In every argument, there are hidden assumptions. The more deeply they are buried, the longer it takes to reveal them. Newton had assumed that time is absolute: all observers could synchronize their clocks and, no matter how they moved around, their clocks would always agree. He had also assumed an absolute notion of space. Different observers might occupy different positions and move at different velocities, but they would always agree on the relative positions of objects and the distances between them.
It took Einstein to realize that these two very reasonable assumptions — of absolute time and space — were actually incompatible with Maxwell’s theory of light. The only way to ensure that everyone would agree on the speed of light was to have them each experience different versions of space and time. It isn’t that that the measurements of space and time are arbitrary. On the contrary, there are definite relations between the measurements of space and of time made by different observers. Everyone’s viewpoint is different, but they are all equally valid.
The different versions of space and time experienced by different observers mix up their space and time coordinates. Such a mixing is impossible in Newton’s theory, because space and time are entirely different quantities. One is measured in metres, the other in seconds. But once you have a fundamental speed, the speed of light, you can measure both times and distances in the same units: seconds and light seconds, for example. This makes it possible for space and time to mix under transformations. And because of this mixing, space and time can be viewed as describing a single fundamental entity, called “spacetime.”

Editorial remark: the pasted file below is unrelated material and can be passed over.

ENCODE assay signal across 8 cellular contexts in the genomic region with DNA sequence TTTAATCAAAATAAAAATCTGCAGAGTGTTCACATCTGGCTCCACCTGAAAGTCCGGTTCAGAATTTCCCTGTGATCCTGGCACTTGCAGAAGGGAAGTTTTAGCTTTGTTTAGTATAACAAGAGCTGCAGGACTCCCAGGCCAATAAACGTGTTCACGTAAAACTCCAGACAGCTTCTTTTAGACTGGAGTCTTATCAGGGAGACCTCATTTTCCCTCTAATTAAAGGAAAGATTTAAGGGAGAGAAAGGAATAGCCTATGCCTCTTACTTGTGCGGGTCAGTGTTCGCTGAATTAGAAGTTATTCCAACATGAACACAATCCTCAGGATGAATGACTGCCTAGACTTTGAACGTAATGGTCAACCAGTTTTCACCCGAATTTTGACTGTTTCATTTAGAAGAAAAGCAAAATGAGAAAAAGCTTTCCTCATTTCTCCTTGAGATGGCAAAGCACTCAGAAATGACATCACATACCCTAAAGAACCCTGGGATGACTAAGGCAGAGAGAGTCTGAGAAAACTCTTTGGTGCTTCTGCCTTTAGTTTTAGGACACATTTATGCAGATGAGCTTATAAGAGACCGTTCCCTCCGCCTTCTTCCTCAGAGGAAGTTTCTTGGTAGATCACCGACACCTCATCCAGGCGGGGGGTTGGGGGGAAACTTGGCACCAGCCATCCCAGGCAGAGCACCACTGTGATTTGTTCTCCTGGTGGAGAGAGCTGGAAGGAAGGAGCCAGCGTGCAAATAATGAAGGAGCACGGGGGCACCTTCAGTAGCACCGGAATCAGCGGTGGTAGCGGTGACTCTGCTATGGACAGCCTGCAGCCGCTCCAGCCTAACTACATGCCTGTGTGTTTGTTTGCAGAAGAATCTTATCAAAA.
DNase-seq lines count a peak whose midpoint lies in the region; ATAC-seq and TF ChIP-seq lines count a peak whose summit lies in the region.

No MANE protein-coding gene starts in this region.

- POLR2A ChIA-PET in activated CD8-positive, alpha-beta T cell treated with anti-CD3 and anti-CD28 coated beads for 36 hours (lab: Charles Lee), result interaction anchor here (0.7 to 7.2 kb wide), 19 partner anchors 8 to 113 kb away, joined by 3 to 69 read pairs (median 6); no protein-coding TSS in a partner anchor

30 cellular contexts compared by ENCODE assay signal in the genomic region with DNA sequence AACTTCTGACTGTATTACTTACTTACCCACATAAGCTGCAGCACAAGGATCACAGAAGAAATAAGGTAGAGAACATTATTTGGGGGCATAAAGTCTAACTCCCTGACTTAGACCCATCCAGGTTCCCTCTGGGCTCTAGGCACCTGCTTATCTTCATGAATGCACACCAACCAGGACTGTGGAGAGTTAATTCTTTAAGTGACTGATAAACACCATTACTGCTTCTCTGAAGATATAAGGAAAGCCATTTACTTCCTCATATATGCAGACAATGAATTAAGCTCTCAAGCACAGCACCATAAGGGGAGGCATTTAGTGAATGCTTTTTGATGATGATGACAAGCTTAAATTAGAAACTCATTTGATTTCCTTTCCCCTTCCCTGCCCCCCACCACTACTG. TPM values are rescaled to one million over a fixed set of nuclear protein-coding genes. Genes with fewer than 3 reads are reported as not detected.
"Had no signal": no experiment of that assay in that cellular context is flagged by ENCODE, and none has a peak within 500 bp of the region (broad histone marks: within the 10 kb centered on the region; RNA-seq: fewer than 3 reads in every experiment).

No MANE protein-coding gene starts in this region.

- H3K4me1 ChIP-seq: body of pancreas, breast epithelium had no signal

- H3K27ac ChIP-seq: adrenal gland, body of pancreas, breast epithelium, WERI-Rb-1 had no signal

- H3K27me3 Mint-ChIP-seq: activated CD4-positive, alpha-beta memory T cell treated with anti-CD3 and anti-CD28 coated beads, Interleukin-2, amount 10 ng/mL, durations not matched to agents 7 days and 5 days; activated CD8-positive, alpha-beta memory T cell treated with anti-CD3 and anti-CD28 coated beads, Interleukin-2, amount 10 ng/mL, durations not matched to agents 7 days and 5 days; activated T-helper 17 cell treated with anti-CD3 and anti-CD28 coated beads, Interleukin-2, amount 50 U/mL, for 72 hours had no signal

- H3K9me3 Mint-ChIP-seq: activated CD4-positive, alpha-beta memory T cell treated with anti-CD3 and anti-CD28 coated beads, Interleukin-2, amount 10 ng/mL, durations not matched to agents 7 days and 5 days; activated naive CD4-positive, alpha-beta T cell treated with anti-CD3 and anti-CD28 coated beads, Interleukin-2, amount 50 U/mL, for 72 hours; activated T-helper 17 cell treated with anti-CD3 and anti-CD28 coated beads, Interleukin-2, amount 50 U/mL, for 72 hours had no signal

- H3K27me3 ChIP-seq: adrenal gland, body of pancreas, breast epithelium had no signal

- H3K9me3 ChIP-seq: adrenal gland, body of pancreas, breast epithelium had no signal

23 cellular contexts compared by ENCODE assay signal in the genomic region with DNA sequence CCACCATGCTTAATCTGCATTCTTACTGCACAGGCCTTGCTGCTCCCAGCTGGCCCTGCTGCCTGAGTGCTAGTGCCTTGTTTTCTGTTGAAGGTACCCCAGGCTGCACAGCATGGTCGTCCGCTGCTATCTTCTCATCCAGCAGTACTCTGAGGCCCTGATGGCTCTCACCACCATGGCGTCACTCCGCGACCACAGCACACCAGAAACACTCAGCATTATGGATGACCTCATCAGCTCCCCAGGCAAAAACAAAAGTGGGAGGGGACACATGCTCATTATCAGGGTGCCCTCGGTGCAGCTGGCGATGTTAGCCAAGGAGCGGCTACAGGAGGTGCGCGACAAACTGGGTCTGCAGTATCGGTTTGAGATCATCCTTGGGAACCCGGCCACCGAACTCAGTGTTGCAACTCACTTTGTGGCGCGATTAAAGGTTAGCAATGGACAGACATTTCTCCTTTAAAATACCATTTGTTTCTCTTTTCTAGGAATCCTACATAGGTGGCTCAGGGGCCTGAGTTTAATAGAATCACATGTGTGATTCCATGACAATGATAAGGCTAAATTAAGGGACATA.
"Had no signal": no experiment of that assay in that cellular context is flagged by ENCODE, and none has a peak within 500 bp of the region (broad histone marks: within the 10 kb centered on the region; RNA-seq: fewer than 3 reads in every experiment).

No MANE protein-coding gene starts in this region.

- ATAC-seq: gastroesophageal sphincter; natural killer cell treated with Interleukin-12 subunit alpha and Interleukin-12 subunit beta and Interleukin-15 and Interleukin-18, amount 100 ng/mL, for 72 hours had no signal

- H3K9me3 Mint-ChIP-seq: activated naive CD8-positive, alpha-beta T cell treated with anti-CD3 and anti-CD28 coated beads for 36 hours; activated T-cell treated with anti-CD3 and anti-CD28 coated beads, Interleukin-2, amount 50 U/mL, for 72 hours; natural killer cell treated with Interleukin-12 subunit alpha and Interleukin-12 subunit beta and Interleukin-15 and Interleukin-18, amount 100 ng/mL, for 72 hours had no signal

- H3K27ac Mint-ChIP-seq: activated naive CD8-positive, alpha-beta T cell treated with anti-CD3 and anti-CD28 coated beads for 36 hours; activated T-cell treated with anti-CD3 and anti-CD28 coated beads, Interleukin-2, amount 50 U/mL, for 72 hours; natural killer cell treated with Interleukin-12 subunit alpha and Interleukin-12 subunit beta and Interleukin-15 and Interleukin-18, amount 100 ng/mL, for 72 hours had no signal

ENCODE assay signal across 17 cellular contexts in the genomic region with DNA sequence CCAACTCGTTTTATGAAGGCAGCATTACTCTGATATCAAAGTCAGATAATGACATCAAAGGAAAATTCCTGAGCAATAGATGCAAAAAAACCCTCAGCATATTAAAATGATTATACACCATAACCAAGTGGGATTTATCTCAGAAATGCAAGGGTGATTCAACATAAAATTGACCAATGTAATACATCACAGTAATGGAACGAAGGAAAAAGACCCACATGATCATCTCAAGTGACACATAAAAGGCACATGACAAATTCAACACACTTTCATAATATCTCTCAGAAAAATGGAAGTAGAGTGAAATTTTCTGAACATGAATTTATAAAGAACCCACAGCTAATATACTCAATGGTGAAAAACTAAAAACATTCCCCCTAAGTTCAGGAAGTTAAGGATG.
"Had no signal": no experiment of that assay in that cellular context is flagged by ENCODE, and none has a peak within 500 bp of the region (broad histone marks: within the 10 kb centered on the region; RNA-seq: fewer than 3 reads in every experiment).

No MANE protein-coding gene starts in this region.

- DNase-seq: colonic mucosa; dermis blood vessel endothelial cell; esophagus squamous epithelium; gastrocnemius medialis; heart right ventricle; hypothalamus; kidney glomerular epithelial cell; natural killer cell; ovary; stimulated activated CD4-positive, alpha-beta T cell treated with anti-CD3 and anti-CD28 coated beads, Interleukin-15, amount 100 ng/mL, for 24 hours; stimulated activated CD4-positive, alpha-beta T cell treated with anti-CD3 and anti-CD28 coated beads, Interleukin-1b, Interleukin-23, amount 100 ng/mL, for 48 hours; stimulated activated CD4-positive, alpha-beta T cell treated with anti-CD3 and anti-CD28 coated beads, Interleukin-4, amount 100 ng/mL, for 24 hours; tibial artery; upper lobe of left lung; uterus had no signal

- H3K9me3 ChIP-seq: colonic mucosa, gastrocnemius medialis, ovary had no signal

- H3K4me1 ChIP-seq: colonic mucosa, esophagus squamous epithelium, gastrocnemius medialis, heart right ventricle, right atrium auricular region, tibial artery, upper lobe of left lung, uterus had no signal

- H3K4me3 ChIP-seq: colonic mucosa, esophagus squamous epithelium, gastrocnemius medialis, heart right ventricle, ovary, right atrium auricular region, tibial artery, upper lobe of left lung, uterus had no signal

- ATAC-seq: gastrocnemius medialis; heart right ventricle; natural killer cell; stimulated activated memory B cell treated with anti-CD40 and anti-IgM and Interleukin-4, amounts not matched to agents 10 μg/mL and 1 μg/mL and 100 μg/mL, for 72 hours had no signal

The unification of space and time in Einstein’s theory, which he called “special relativity,” allowed him to infer relationships between quantities which, according to Newton, were not directly related. One of these relations became the most famous equation in all of physics.
Excerpt from pages 111-112 of The Universe Within © 2012 Neil Turok and CBC.
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